Writer and senior civil servant, Xavier Patier has published twenty books and received almost as many awards: novels, theater, essays including one on Blaise Pascal, The night of ecstasy (Cerf, 2014). This Tuesday, May 11, it is the 2021 Catholic Grand Prize for Literature awarded to him by the Association of French-speaking Catholic Writers, for his book France tomorrow, published by editions du Cerf in 2020.
Born in 1958 in Brive-la-Gaillarde (Corrèze), married and father of six children, he was twelve years old when the three men to whom he devotes this book died successively, François Mauriac, on the 1ster September 1970, his own grandfather Edmond Michelet on October 9, and General De Gaulle on November 9.
→ READ. Mauriac, hope does not die
Three figures who “Had in common, he writes, their most intimate secret: the certainty that there is a singular vocation of France which engages Providence ”. Three men whose death signs, in his eyes, the end of a France that knew who she was, and the erasure of the theological virtues that structured it, De Gaulle-l’Esperance, Mauriac-la Foie, Michelet-la Charité . “Their three virtues were three fights, he continues. The simultaneous erasure of their voices in the fall of 1970 heralded the entry into a new era for the country. Michelet had said of Mauriac, who had just died, a few days before dying himself, that he was “the spokesperson for an endangered world”. What was this endangered world? Is he gone for good? What lesson can we learn from this for today? “ “It is to these questions that this book endeavors to answer which deserves, as such, the Catholic Grand Prize for Literature”, notes the Association of French-speaking Catholic Writers.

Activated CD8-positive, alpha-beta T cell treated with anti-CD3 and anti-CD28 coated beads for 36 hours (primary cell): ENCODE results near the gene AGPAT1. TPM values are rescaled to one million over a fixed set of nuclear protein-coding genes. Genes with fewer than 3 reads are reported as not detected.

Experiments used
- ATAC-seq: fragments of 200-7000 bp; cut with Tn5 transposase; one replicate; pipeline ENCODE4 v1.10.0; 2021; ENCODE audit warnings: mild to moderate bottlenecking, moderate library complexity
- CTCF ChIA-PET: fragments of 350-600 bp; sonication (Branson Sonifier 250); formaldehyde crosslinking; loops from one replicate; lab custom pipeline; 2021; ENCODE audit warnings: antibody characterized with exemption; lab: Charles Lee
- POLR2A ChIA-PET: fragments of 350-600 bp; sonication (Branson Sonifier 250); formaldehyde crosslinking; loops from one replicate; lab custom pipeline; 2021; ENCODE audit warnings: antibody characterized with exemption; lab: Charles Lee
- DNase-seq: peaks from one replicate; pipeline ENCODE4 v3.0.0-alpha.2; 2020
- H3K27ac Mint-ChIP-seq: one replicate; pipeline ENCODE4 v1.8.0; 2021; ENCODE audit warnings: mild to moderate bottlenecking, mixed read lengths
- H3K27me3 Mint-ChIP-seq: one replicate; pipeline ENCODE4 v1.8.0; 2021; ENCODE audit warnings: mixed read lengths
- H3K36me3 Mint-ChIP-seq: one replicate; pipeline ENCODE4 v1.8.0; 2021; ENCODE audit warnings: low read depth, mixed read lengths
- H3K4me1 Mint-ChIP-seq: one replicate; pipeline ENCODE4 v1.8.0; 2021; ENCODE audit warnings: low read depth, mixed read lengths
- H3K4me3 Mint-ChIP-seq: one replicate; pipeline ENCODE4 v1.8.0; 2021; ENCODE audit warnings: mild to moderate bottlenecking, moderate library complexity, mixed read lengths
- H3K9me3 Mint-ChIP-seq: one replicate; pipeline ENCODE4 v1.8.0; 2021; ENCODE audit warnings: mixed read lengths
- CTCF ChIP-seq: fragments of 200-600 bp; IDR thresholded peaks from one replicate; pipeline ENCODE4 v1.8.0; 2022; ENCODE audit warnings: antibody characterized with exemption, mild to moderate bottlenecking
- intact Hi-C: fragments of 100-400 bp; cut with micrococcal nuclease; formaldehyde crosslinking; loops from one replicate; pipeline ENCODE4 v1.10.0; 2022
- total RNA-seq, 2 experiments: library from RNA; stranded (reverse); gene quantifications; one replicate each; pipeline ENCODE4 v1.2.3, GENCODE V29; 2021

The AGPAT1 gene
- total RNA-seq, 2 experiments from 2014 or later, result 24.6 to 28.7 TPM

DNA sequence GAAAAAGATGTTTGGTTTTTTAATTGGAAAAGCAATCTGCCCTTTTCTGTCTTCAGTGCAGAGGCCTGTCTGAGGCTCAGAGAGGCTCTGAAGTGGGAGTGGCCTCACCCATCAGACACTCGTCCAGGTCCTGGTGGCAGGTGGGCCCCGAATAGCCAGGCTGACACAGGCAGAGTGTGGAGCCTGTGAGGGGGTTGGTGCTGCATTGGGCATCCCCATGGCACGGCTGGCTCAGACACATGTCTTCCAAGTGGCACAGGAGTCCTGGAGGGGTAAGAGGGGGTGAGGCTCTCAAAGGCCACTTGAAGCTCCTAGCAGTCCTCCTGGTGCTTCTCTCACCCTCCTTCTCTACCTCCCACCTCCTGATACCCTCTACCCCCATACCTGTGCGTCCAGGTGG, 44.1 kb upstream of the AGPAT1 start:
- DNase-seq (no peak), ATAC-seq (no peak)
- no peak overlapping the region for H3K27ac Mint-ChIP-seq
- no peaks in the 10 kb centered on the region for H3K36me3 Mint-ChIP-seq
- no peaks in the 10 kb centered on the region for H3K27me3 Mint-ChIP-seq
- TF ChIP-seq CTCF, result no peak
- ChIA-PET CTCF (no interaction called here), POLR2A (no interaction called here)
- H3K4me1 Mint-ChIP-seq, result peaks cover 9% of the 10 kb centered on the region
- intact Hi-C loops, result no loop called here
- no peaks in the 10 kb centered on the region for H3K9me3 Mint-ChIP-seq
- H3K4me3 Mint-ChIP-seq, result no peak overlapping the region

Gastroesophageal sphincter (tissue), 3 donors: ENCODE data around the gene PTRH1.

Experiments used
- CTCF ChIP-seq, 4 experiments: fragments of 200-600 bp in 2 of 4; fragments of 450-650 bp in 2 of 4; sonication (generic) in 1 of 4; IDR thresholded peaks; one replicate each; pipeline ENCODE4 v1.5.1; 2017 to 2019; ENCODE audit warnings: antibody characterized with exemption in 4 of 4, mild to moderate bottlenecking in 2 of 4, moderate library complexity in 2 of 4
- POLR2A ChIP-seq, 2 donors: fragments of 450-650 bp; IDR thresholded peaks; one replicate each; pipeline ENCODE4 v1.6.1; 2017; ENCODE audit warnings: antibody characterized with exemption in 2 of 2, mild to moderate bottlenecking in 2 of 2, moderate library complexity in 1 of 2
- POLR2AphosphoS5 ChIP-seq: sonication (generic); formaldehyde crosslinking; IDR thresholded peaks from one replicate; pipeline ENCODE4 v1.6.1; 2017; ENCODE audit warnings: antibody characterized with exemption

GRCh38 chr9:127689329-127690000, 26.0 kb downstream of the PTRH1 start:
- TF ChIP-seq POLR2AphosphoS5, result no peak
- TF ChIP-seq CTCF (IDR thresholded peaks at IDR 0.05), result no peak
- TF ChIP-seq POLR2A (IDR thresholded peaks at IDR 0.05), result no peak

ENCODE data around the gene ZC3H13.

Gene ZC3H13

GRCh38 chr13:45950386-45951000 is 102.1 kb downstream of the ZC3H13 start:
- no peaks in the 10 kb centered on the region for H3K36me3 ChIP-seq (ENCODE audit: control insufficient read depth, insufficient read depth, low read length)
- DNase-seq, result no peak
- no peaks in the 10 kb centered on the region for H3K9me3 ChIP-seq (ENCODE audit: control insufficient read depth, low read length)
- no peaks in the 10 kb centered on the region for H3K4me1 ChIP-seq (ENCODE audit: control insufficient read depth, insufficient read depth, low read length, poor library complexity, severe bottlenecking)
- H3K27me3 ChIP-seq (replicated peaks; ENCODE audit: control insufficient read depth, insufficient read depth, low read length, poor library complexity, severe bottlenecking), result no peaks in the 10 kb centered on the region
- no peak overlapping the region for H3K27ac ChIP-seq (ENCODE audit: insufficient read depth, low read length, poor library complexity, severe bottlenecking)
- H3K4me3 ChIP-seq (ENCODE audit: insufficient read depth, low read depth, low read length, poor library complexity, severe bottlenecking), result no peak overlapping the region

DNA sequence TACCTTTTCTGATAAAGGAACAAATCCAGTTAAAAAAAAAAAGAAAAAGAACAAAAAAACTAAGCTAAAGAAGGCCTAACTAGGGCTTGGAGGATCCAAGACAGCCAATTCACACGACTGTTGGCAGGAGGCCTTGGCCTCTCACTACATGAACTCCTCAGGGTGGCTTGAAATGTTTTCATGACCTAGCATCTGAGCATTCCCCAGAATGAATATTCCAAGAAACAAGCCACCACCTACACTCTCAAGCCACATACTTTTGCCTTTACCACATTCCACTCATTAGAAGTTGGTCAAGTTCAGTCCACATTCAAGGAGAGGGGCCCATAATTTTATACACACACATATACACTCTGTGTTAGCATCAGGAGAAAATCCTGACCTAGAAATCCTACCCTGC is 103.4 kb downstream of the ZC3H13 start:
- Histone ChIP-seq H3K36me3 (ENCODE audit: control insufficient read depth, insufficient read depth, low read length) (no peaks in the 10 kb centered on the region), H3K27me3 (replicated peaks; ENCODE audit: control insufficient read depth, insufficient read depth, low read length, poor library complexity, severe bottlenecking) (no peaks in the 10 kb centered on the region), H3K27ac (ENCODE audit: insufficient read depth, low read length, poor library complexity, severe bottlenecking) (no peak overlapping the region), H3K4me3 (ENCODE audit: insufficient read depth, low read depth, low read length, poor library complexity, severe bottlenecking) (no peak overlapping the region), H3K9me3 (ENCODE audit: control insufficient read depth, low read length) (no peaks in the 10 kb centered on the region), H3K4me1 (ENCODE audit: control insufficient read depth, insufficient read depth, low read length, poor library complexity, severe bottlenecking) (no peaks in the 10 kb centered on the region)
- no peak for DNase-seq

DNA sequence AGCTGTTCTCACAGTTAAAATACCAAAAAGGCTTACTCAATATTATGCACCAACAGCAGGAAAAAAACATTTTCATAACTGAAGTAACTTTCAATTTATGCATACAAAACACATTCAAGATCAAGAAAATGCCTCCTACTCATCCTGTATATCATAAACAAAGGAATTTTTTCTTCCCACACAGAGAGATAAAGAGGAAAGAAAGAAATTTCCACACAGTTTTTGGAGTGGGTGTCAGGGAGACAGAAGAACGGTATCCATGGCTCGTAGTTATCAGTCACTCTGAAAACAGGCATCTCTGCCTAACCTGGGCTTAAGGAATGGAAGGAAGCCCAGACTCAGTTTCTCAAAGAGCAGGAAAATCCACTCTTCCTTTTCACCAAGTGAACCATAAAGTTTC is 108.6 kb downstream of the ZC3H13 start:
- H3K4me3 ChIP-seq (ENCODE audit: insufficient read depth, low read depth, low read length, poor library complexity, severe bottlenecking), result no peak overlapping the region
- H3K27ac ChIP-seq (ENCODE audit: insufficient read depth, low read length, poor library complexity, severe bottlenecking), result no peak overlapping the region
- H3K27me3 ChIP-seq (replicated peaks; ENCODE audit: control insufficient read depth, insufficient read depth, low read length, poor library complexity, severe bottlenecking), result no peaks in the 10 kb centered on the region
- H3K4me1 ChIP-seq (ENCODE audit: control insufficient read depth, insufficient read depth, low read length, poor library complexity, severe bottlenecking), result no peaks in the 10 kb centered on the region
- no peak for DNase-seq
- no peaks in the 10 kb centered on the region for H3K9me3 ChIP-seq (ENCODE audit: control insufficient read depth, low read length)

From 2000 to 2003, Xavier Patier was commissioner for the development of the national domain of Chambord. From 2003 to 2008, he was vice-president of the Fabre laboratory in Toulouse. Among other things, he directed the Privat editions then the Rocher editions before taking the direction of Journals official. Since 2017, he has been Director General of Services for the Department of Loir-et-Cher.
In 2017, the man with the dual vocation published Blessed are the servants (Cerf), a novel in which he questioned the springs of the drifts that have occurred in new communities. The author himself was no stranger to this story. The former ENA was about twenty years old at the genesis of the Charismatic Renewal and was a “Occasional consumer” new communities, in contact with which his faith took root.
Founded in 1946, the Catholic Literature Grand Prize annually awards a French-speaking writer. Daniel-Rops gave it its name. Among the winners were Raïssa Maritain, Henri de Lubac, André Frossard, Xavier Emmanuelli and Fabrice Hadjadj. “It is not a specifically religious award. The winning work must above all state literary qualities and universal values compatible with the Catholic faith ”, according to the association which itself saw the light of day in 1886, under the leadership of Albert de Mun and Maurice Maignen.